I’ve got one. 1988 825SL. 87k miles. Got it a couple years of years ago. Pretty good condition and yes, never have seen another one here in NY since. A couple of oddball electrical issues but nothing major… yet. Dale at sterlingfixer.com is great. Knows these cars inside and out and is very helpful with parts.

    2
    • Concinnity

      The car they are based on, the Rover 800 series, was Britains best selling executive class car for years, largely due to the success of the 2.0 litre models, for which there is a very big European market. They were quite successful in Europe with many 820s being sold in France and Italy. I have an 820 fastback and an 825 sedan, both performing quite well with each over 100,000 miles on.
      The fun thing to do is take the 800 turbo motor and put it in the Rover 400. It goes as well as a 300bhp Integra/Civic would be expected to.I only have one of those.

  13. landt

    Toyota saved Porsche from imminent bankruptcy in the 90’s by teaching Porsche how to -build- cars. Sad that Sterling didn’t learn fundamental lessons during its association with Acura/Honda.

    Porsche knew it was in trouble, and brought Toyota in as a (particularly effective) consultant. Sterling was just looking to share some pieces in order to reduce costs. Sterling was in denial about the level of trouble it was in.

    Had a friend with a Sterling. It was a nightmare.

    • wuzjeepnowsaab

      @lndt, what attracted me to the Sterling was it had more design elements – inside and out – than the Legend… I was considering the 827 liftback (This was 1989 and Honda had upgraded the engine to the 2.7l at that time). Honestly, the Legend looked like a large Accord which looked like just about every other vanilla offering coming in off the Western shores.

      But the nail in the coffin for my choice against it was that Sterling was gone and Acura dealers wouldn’t touch them. In the days before user groups and google, that was the kiss of death…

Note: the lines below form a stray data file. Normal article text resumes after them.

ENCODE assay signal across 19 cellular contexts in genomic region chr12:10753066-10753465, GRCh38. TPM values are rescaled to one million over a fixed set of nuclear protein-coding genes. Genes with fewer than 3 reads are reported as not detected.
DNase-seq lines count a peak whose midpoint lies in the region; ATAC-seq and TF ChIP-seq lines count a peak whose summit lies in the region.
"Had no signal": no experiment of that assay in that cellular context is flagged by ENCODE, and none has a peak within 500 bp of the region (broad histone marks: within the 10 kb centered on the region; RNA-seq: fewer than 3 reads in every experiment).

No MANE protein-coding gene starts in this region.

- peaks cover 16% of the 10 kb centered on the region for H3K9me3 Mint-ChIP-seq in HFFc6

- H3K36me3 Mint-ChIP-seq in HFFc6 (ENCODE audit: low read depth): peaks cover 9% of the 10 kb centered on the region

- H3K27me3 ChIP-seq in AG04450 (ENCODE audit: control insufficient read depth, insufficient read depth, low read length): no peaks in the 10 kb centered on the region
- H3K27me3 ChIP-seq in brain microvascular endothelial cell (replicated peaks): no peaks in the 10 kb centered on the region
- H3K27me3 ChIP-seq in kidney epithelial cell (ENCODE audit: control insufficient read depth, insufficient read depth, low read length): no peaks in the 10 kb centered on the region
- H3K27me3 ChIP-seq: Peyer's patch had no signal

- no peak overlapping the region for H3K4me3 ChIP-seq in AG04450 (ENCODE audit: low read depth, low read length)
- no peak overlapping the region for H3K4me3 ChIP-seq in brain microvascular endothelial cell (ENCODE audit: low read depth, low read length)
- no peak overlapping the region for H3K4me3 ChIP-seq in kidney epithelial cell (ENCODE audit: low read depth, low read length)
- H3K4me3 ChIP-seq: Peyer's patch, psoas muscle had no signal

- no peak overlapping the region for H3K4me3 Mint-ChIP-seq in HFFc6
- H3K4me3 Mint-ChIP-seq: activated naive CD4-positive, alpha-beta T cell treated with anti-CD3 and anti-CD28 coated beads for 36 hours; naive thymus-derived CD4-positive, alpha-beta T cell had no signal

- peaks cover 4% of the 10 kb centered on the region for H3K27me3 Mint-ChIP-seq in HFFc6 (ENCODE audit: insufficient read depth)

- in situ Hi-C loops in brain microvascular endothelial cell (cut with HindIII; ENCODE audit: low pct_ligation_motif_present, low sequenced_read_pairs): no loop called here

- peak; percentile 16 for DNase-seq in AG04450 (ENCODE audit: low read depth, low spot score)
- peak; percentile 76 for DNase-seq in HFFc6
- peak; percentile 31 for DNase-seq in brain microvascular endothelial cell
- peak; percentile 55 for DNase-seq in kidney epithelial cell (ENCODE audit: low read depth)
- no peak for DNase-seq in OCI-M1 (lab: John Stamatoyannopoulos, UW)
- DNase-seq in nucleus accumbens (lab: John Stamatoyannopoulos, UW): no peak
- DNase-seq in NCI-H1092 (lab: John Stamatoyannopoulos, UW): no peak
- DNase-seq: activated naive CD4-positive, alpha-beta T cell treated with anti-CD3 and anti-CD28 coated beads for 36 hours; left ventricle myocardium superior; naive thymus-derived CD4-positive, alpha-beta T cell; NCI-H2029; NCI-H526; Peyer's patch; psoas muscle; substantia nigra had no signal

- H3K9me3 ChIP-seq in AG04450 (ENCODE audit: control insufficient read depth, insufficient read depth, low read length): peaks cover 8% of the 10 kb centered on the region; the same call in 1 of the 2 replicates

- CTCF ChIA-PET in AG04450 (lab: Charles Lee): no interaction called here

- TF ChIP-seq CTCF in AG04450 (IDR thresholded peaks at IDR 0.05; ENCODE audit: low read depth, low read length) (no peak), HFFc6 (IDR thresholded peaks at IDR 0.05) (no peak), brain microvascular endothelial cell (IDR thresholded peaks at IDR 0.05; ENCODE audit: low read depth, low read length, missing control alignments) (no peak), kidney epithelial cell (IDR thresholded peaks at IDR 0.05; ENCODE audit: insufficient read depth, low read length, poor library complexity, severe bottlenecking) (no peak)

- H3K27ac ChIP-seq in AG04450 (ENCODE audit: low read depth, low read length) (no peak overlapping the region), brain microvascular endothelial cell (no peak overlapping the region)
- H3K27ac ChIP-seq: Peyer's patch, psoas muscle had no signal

1
  14. Wrong Way Member

    Someone who knows the answer to my question, please respond! Is there some kind of connection between the Sterling car, and the Sterling big truck? I am only asking because when I retired there seemed to be more and more Sterling big trucks infiltrating the OTR world! All I ever heard from people who had experience driving a Sterling big truck, hated them with a passion! They all told me they are junk!

    1
    • Concinnity

      No connection at all. When Daimler Benz, through it’s US subsidiary Freightliner, bought Ford’s Louisville truck line, they needed a brand name to sell the line. The main truck line was a sort of series 2 of the Ford Louisville/Aeromax line but other models were based on different parts of the Daimler Benz empire, like a Mitsubishi-Fuso, and a Dodge Ram based model. The brand name was available for trucks because White had stopped using it in the fifties, and White’s new owner, Volvo Trucks didn’t object.
      In the end Daimler decided to concentrate on their Western Star and Freightliner brands and dropped the Sterling brand in 2010ish. Quality issues didn’t help.
      Interestingly Ford is now expressing an interest to get back into trucks again with F series based models.
      See also https://en.wikipedia.org/wiki/Sterling_Trucks